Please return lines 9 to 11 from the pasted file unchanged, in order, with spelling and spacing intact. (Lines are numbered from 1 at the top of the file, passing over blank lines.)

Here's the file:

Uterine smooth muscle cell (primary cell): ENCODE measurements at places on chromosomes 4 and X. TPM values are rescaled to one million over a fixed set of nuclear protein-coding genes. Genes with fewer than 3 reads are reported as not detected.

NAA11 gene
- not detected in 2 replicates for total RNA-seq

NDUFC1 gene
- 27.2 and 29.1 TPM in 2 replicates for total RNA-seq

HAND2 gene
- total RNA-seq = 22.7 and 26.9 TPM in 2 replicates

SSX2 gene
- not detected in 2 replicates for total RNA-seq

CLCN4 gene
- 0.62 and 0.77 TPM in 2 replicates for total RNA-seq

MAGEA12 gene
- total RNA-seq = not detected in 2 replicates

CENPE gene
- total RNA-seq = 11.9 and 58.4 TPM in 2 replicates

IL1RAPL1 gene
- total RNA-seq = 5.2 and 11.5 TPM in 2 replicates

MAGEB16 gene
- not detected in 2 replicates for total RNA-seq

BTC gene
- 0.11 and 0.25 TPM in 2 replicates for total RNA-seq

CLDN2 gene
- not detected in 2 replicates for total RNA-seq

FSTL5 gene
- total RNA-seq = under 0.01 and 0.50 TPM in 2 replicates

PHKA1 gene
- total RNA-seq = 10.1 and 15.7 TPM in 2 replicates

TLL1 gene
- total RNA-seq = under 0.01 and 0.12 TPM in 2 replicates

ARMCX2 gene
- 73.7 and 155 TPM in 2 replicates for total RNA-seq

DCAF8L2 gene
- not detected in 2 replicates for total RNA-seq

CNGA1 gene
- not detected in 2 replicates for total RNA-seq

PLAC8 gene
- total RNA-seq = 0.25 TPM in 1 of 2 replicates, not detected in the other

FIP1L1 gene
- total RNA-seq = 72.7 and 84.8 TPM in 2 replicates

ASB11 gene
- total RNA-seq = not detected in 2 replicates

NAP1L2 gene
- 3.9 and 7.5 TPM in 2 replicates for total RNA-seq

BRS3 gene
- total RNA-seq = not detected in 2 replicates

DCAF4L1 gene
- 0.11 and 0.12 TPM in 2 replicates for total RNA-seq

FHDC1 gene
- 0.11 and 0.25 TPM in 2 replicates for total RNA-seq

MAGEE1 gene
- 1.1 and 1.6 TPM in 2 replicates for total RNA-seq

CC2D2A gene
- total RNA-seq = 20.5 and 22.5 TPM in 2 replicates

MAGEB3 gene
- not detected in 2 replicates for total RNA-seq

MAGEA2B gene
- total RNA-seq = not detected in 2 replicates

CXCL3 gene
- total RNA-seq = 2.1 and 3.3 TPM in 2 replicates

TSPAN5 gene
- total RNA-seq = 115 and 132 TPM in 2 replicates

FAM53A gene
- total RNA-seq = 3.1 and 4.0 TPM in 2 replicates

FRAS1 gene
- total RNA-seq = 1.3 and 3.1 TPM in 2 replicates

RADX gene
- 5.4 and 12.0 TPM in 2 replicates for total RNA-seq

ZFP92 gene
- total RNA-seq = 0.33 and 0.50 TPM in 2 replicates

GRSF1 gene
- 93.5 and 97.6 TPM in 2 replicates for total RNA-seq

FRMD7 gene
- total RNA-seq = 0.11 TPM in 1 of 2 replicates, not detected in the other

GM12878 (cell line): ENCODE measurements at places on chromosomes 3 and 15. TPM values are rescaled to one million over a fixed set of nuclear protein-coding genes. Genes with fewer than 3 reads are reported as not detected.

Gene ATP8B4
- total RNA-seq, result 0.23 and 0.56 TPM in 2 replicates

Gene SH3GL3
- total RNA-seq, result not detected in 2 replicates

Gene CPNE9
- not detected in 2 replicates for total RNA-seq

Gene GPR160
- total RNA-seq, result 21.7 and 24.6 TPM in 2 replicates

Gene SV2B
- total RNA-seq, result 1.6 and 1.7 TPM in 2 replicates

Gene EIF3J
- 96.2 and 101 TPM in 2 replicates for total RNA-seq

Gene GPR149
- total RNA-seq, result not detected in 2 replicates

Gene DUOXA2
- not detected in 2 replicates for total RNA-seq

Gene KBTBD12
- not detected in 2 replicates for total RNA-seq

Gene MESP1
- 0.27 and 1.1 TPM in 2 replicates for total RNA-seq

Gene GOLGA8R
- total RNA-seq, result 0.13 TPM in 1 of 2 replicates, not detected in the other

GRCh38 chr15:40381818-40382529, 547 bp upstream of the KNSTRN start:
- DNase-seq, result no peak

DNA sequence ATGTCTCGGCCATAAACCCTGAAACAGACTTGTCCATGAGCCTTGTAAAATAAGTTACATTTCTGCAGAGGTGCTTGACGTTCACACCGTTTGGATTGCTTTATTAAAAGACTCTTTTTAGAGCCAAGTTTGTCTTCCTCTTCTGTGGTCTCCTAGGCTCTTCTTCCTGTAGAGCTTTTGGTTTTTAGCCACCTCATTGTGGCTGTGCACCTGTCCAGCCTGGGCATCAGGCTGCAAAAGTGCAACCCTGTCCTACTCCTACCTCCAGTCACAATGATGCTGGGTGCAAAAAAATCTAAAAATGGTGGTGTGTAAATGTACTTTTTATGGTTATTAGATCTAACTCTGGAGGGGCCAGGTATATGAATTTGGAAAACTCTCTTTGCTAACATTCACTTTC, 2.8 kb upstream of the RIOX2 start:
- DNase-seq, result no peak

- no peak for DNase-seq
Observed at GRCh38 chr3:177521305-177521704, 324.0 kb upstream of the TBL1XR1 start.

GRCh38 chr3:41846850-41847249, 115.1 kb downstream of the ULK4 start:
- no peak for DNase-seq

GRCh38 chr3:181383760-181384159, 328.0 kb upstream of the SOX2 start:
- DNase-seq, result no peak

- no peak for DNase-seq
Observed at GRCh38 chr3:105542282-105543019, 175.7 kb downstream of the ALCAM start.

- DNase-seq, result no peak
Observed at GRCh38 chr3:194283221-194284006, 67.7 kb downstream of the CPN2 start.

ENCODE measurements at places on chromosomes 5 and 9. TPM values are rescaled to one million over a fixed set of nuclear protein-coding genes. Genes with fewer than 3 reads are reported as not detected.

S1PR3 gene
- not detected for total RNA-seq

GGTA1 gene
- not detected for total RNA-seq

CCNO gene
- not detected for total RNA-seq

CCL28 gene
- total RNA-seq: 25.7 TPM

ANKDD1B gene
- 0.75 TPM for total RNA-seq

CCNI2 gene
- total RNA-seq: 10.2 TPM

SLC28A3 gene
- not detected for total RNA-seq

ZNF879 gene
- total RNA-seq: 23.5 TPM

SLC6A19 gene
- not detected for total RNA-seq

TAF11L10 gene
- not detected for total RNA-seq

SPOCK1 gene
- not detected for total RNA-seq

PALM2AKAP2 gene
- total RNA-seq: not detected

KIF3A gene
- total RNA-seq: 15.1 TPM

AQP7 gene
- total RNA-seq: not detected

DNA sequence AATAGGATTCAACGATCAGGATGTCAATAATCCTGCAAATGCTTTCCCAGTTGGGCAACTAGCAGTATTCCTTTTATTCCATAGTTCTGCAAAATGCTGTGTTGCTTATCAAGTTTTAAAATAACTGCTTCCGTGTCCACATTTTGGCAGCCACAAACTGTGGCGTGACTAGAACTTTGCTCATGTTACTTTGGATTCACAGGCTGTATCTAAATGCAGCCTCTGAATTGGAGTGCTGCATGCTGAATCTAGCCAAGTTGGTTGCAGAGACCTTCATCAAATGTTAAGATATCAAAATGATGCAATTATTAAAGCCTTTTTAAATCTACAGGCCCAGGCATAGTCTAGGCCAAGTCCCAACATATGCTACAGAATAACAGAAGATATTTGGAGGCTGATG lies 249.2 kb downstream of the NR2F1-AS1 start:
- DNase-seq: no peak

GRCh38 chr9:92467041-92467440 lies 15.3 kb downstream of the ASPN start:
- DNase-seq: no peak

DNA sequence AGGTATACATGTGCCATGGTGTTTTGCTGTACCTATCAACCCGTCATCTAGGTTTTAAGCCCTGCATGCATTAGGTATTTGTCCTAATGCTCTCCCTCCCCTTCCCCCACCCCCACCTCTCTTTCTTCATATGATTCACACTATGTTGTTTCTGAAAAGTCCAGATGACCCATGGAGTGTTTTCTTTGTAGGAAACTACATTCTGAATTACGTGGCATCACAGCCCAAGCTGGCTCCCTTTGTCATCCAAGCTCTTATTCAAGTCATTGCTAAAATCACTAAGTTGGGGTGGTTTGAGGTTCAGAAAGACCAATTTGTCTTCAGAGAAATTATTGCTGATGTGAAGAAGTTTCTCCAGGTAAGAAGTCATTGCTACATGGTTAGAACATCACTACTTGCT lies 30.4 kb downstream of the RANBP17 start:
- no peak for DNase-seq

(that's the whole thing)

- not detected in 2 replicates for total RNA-seq

CLCN4 gene
- 0.62 and 0.77 TPM in 2 replicates for total RNA-seq